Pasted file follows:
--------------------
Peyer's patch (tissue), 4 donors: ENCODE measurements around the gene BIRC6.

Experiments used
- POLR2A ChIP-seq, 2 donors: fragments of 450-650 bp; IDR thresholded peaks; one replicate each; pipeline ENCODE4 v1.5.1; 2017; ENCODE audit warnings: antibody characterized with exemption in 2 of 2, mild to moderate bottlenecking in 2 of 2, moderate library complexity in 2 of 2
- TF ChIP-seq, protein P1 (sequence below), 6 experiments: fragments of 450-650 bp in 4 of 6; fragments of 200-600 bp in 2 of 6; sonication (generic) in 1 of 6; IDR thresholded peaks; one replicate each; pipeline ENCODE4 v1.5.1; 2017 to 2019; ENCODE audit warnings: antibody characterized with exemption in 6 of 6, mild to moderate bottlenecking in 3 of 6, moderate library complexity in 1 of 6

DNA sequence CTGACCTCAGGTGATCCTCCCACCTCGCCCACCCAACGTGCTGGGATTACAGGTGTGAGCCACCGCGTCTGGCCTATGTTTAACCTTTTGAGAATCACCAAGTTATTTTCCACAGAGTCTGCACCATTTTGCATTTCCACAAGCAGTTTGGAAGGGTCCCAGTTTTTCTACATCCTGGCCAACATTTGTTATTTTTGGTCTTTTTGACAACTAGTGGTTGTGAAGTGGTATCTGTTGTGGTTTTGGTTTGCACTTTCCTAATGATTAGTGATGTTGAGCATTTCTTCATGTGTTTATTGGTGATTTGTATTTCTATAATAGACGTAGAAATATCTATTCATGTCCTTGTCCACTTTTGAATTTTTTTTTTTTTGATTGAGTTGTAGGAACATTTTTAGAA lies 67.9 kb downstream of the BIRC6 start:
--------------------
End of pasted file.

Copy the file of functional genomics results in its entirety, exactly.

Peyer's patch (tissue), 4 donors: ENCODE measurements around the gene BIRC6.

Experiments used
- POLR2A ChIP-seq, 2 donors: fragments of 450-650 bp; IDR thresholded peaks; one replicate each; pipeline ENCODE4 v1.5.1; 2017; ENCODE audit warnings: antibody characterized with exemption in 2 of 2, mild to moderate bottlenecking in 2 of 2, moderate library complexity in 2 of 2
- TF ChIP-seq, protein P1 (sequence below), 6 experiments: fragments of 450-650 bp in 4 of 6; fragments of 200-600 bp in 2 of 6; sonication (generic) in 1 of 6; IDR thresholded peaks; one replicate each; pipeline ENCODE4 v1.5.1; 2017 to 2019; ENCODE audit warnings: antibody characterized with exemption in 6 of 6, mild to moderate bottlenecking in 3 of 6, moderate library complexity in 1 of 6

DNA sequence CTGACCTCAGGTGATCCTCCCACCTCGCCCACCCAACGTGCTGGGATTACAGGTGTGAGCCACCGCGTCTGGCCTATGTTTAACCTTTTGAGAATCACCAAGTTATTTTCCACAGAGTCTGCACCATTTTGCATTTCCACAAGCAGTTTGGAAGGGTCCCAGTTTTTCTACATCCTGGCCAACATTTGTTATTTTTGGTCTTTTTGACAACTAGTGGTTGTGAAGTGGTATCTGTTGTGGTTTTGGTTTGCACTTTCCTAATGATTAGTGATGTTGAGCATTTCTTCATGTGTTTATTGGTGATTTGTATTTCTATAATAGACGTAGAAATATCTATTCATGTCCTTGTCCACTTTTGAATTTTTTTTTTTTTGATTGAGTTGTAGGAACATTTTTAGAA lies 67.9 kb downstream of the BIRC6 start: